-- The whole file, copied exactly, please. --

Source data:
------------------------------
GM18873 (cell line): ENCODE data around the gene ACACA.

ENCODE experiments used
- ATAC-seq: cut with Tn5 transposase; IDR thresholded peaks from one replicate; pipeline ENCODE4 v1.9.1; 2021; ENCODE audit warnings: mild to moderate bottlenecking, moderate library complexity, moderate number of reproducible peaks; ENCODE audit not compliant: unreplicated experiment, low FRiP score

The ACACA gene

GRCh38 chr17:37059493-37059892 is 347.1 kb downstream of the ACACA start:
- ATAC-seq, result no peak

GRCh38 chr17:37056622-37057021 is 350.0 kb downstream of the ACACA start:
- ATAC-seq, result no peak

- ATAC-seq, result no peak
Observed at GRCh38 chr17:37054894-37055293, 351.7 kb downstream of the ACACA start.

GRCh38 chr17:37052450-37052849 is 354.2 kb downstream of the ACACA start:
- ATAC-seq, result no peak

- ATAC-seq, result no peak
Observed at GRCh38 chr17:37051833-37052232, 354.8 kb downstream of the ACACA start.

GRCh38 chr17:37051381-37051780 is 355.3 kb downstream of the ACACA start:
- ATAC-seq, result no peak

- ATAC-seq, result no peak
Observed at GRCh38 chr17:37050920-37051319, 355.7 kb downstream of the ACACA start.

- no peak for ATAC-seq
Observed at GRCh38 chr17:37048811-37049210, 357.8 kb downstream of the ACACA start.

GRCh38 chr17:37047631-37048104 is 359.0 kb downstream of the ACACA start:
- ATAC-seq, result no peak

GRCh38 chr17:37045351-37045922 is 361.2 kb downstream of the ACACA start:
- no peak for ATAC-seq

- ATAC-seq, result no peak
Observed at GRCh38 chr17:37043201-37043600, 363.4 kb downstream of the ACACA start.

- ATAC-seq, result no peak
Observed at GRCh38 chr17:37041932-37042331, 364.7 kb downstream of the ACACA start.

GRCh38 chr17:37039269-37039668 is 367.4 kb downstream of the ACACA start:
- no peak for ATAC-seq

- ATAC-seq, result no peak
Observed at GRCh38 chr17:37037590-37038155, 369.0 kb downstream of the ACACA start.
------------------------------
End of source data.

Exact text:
GM18873 (cell line): ENCODE data around the gene ACACA.

ENCODE experiments used
- ATAC-seq: cut with Tn5 transposase; IDR thresholded peaks from one replicate; pipeline ENCODE4 v1.9.1; 2021; ENCODE audit warnings: mild to moderate bottlenecking, moderate library complexity, moderate number of reproducible peaks; ENCODE audit not compliant: unreplicated experiment, low FRiP score

The ACACA gene

GRCh38 chr17:37059493-37059892 is 347.1 kb downstream of the ACACA start:
- ATAC-seq, result no peak

GRCh38 chr17:37056622-37057021 is 350.0 kb downstream of the ACACA start:
- ATAC-seq, result no peak

- ATAC-seq, result no peak
Observed at GRCh38 chr17:37054894-37055293, 351.7 kb downstream of the ACACA start.

GRCh38 chr17:37052450-37052849 is 354.2 kb downstream of the ACACA start:
- ATAC-seq, result no peak

- ATAC-seq, result no peak
Observed at GRCh38 chr17:37051833-37052232, 354.8 kb downstream of the ACACA start.

GRCh38 chr17:37051381-37051780 is 355.3 kb downstream of the ACACA start:
- ATAC-seq, result no peak

- ATAC-seq, result no peak
Observed at GRCh38 chr17:37050920-37051319, 355.7 kb downstream of the ACACA start.

- no peak for ATAC-seq
Observed at GRCh38 chr17:37048811-37049210, 357.8 kb downstream of the ACACA start.

GRCh38 chr17:37047631-37048104 is 359.0 kb downstream of the ACACA start:
- ATAC-seq, result no peak

GRCh38 chr17:37045351-37045922 is 361.2 kb downstream of the ACACA start:
- no peak for ATAC-seq

- ATAC-seq, result no peak
Observed at GRCh38 chr17:37043201-37043600, 363.4 kb downstream of the ACACA start.

- ATAC-seq, result no peak
Observed at GRCh38 chr17:37041932-37042331, 364.7 kb downstream of the ACACA start.

GRCh38 chr17:37039269-37039668 is 367.4 kb downstream of the ACACA start:
- no peak for ATAC-seq

- ATAC-seq, result no peak
Observed at GRCh38 chr17:37037590-37038155, 369.0 kb downstream of the ACACA start.